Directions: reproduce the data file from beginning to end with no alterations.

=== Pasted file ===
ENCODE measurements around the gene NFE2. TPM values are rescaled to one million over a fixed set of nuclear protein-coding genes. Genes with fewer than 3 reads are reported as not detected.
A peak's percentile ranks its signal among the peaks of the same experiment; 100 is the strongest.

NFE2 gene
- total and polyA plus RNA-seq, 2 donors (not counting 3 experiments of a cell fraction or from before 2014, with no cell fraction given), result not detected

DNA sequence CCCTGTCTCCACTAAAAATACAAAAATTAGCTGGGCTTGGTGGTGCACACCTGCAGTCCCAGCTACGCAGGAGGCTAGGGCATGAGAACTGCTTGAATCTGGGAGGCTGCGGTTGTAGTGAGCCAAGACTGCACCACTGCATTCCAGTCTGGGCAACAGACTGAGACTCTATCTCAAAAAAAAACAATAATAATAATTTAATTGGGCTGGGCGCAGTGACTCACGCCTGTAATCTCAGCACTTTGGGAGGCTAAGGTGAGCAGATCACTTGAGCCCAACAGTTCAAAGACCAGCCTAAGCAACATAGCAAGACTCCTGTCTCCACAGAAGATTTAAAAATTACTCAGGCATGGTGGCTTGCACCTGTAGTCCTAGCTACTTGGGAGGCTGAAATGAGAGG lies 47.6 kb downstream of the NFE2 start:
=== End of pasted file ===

ENCODE measurements around the gene NFE2. TPM values are rescaled to one million over a fixed set of nuclear protein-coding genes. Genes with fewer than 3 reads are reported as not detected.
A peak's percentile ranks its signal among the peaks of the same experiment; 100 is the strongest.

NFE2 gene
- total and polyA plus RNA-seq, 2 donors (not counting 3 experiments of a cell fraction or from before 2014, with no cell fraction given), result not detected

DNA sequence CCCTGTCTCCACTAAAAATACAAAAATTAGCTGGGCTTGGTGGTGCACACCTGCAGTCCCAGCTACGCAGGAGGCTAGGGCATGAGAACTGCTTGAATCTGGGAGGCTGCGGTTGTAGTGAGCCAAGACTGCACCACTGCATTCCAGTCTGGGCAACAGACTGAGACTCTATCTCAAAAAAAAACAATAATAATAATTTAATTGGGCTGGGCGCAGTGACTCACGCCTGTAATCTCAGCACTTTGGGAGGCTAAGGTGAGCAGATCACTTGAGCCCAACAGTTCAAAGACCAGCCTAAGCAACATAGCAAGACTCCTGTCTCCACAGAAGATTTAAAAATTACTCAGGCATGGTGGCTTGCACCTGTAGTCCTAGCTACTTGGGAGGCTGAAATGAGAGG lies 47.6 kb downstream of the NFE2 start: